5:08 PM ET
BURBANK, California — On Saturday, the London Spitfire and the Seoul Dynasty passed the first round of playoff tests in the Overwatch League’s play-in bracket. London and Seoul advanced to the main playoff stage where they’ll take on the New York Excelsior and Vancouver Titans, respectively.
London is the defending Overwatch League champion. Seoul was the team with the highest expectations going into the league’s inaugural season and still bears the weight of not meeting those expectations and being South Korea’s home team.
It’s easy to forget the pedigree of these squads due to both teams’ inconsistent performances throughout the 2019 season. London entered this year riding high on a championship win — a victory that seemed possible because of the talent on the Spitfire roster but unlikely given their 2018 regular season performances. Seoul entered the year focused on redemption for a disappointing inaugural season finish where the Dynasty failed to make a single stage playoff and were eliminated from season playoff contention as well.
Both now have a chance at fulfilling expectations of themselves and their fanbases.
For London, this means greater consistency.
London’s preparation for Shanghai was primarily focused on having different gameplans depending on whether Bae “Diem” Min-seong or Yang “DDing” Jin-hyeok was starting alongside Jin “Youngjin” Young-jin in the DPS role. Despite the prep, DDing’s Pharah was difficult for London to contain.
Spitfire flex tank Kim “Fury” Jun-ho says he thinks Shanghai is better than some of the teams in the main playoff field based on what he’s seen from the Dragons. Even so, the defending champions all but gave their opponent the match but somehow stayed alive on Watchpoint: Gibraltar and King’s Row.
The first-to-four series went to an Overwatch League record eight maps and ended on Ilios, where London was able to stave off Shanghai yet again. As the Spitfire began to fold, support Choi “Bdosin” Seung-tae rallied his team.
“I feel like on Ilios Ruins, enemy took it to 99% and we were just thinking, ‘Oh, maybe we go to Korea, go home,'” Fury said, “but he said some things about hero changing, strategy and other good things. We heard his voice, and we changed heroes and position. I don’t know how we won.”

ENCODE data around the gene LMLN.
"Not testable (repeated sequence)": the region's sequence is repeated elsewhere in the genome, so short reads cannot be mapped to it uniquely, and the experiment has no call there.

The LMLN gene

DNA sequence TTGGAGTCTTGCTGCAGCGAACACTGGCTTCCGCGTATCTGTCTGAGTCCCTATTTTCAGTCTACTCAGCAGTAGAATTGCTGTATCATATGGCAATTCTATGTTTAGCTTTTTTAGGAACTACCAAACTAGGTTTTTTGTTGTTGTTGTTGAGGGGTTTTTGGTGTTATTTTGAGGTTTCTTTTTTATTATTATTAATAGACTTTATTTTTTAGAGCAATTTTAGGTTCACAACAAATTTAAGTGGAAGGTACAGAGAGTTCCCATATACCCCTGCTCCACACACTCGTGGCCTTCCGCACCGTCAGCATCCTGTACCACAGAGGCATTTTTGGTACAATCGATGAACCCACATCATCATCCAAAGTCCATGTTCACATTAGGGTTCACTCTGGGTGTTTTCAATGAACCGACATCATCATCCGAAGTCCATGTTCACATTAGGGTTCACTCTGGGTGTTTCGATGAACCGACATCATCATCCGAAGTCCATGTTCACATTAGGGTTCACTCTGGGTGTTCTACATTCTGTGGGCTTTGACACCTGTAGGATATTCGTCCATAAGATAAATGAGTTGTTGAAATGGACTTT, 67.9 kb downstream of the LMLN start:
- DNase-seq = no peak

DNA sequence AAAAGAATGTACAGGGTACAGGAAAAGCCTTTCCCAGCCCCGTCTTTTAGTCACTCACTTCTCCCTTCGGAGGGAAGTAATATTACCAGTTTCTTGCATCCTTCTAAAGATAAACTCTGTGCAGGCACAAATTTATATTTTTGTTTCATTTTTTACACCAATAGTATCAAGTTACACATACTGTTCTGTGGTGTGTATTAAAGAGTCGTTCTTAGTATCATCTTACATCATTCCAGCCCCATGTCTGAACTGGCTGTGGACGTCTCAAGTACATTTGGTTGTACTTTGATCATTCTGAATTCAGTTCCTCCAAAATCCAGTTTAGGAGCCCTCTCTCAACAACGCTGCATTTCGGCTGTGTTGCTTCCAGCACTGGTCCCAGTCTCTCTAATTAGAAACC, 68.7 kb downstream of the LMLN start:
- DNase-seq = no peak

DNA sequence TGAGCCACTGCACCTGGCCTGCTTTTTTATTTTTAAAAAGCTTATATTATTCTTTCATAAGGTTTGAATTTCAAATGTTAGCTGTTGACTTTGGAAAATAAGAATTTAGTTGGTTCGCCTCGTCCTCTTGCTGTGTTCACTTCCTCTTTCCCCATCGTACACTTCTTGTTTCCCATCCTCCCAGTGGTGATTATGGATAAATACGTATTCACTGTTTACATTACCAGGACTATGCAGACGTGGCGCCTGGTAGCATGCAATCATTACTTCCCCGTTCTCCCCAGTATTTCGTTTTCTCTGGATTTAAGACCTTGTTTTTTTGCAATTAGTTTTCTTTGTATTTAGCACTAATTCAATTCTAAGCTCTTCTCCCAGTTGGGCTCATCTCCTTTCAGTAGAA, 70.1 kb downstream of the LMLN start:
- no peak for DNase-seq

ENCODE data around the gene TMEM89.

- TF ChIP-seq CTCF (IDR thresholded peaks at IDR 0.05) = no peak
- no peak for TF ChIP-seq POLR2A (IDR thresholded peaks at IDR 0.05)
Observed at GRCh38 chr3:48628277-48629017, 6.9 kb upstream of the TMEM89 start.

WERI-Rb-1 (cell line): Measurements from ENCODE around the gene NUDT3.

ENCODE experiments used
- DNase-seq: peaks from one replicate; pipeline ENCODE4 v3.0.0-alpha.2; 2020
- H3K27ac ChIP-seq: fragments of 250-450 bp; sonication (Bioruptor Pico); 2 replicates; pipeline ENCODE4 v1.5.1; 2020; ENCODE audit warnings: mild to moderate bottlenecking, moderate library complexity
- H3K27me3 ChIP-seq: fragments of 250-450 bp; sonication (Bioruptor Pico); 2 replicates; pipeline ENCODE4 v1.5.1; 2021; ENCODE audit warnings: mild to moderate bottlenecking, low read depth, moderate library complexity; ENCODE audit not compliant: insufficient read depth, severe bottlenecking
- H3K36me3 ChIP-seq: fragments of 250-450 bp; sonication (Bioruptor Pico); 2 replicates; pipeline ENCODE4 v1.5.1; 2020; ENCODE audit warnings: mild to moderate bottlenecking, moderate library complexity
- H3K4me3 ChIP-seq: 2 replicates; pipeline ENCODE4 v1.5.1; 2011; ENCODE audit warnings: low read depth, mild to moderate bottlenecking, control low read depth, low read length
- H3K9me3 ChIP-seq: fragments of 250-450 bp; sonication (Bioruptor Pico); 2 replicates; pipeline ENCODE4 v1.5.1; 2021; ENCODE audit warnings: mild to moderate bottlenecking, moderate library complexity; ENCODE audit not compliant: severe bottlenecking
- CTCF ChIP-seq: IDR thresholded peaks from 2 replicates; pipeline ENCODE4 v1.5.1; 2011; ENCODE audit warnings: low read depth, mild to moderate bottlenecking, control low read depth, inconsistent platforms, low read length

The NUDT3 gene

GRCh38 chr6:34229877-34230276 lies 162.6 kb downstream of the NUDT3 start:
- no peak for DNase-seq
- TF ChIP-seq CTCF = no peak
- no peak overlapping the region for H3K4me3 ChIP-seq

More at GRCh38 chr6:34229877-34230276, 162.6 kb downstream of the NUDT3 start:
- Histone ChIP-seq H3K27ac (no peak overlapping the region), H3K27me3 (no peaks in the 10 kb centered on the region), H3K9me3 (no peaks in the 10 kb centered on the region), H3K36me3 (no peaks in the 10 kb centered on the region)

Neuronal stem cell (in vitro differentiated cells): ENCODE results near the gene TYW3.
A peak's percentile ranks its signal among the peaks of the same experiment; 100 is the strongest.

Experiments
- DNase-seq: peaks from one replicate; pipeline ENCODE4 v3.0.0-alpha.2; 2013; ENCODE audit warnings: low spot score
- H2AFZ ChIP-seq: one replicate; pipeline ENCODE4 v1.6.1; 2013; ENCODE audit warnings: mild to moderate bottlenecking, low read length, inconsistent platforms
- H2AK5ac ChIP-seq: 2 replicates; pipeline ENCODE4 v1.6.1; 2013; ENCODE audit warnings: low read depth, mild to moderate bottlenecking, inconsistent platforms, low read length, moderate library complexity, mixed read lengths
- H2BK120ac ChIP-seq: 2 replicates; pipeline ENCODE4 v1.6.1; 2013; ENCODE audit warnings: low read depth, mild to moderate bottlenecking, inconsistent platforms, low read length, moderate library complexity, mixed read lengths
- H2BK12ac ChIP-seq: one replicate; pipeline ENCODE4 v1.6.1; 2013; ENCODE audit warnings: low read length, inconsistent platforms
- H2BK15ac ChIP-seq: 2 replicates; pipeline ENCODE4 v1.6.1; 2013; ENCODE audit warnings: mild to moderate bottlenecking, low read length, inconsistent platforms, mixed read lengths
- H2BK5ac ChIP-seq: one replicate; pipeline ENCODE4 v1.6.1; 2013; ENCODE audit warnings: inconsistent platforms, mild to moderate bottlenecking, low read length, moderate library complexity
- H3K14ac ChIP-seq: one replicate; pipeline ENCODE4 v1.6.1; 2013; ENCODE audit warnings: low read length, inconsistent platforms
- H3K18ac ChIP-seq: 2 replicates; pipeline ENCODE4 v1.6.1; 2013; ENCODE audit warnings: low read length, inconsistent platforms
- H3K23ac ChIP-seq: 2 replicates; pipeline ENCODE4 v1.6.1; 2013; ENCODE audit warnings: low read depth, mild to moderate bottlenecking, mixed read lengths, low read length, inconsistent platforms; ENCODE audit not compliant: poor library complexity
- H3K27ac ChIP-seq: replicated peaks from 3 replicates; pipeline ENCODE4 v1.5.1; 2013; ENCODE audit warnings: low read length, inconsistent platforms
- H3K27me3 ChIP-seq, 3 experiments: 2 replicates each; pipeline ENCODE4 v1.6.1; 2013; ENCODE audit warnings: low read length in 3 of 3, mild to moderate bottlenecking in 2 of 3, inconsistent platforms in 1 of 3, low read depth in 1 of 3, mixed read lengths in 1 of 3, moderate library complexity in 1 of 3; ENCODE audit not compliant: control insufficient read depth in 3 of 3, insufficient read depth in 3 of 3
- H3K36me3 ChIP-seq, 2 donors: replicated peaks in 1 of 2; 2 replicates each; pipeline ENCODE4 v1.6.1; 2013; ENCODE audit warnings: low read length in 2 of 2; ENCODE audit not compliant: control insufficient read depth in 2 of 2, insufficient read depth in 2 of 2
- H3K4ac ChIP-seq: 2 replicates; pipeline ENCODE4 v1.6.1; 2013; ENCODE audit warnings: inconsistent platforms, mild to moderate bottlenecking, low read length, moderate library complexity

Members of the London Spitfire celebrate their 4-3 victory against the Shanghai Dragons in the Overwatch League play-in tournament on Saturday at Blizzard Arena in Burbank, California. Photo by Ben Pursell/Provided by Blizzard Entertainment
Fury said that in addition to Bdosin’s words, he told his teammates to think of the memory of their previous championship, and it helped them focus.
“After we finished the match I just …”
Fury held out his left arm and pointed to it with his right hand.
“Goosebumps all on my body. … I never feel goosebumps or that happy at other matches, normal matches, but season one, vs. NYXL, it was the same feeling.”
After a pause, Fury leaned back in his chair with a loud sigh.
“I said, ‘Overwatch is very fun.'”
While Fury and London drew on their championship memories to beat Shanghai, the Seoul Dynasty are more focused on distancing their 2019 iteration from the memories of a disappointing 2018 season. Due to Seoul’s inconsistency, roster swaps, and Stage 4 struggles to adjust to the new meta of a 2-2-2 role lock, Guangzhou was heavily favored as one of the teams to make it out of the play-in stage.
Seoul beat Guangzhou in a more convincing fashion than London beat Shanghai, with a 4-1 scoreline that included a draw on Horizon Lunar Colony. The Dynasty managed to contain the Charge and projectile DPS star from Stage 5, Charlie “nero” Zwarg.
Members of the Seoul Dynasty Overwatch League team walk off the stage at Blizzard Arena following their 4-1 victory against the Guangzhou Charge in the play-in tournament for the OWL playoffs on Saturday in Burbank, California. Photo by Robert Paul/Provided by Blizzard Entertainment
“Guangzhou is good, but we’re good enough to go against them,” Seoul support Yang “Tobi” Jin-mo said. “Guangzhou has this strength where Nero plays Pharah, and he’s really good at that. To counter that, we used McCree, and that worked.”
Tobi admitted he didn’t know why this current patch seemed to stabilize his team outside of the fact that it had many players who can play Sigma.
“With the meta change, we were trying to focus on each individual player,” Tobi said, “and that worked really well. Outside of that, I’m not really sure.”
Tobi is used to criticism and disappointment by now, and although the setbacks of Season 1 hurt, they allowed him to provide perspective to younger teammates and keep the Dynasty going in 2019.
“I can’t say that we have the best mentality overall if you look at our Stage 2 and 3 matches; in our big matches, we lost because we didn’t have good mental, and that could be our weakness,” the veteran support player said. “My role is to take care of other players mentality, and as a big brother helping out other players, naturally my mentality also became better.”
The truest test of that improvement will come against the Vancouver Titans in the main playoff stage. Although Seoul did upset the NYXL in Stage 1 playoffs this year, this will be the team’s first appearance in the larger end-of-season playoff bracket that could potentially net them an Overwatch League title.
“I haven’t really thought about it,” Tobi said of his first season playoff victory. “Because we were in play-ins, it’s not necessarily playoffs yet, so I think if we win the next match, I’ll feel like it’s a playoff win.”
Read this article from its source at http://www.espn.com/esports/story/_/id/27516971/dynasty-spitfire-shooting-overwatch-league-title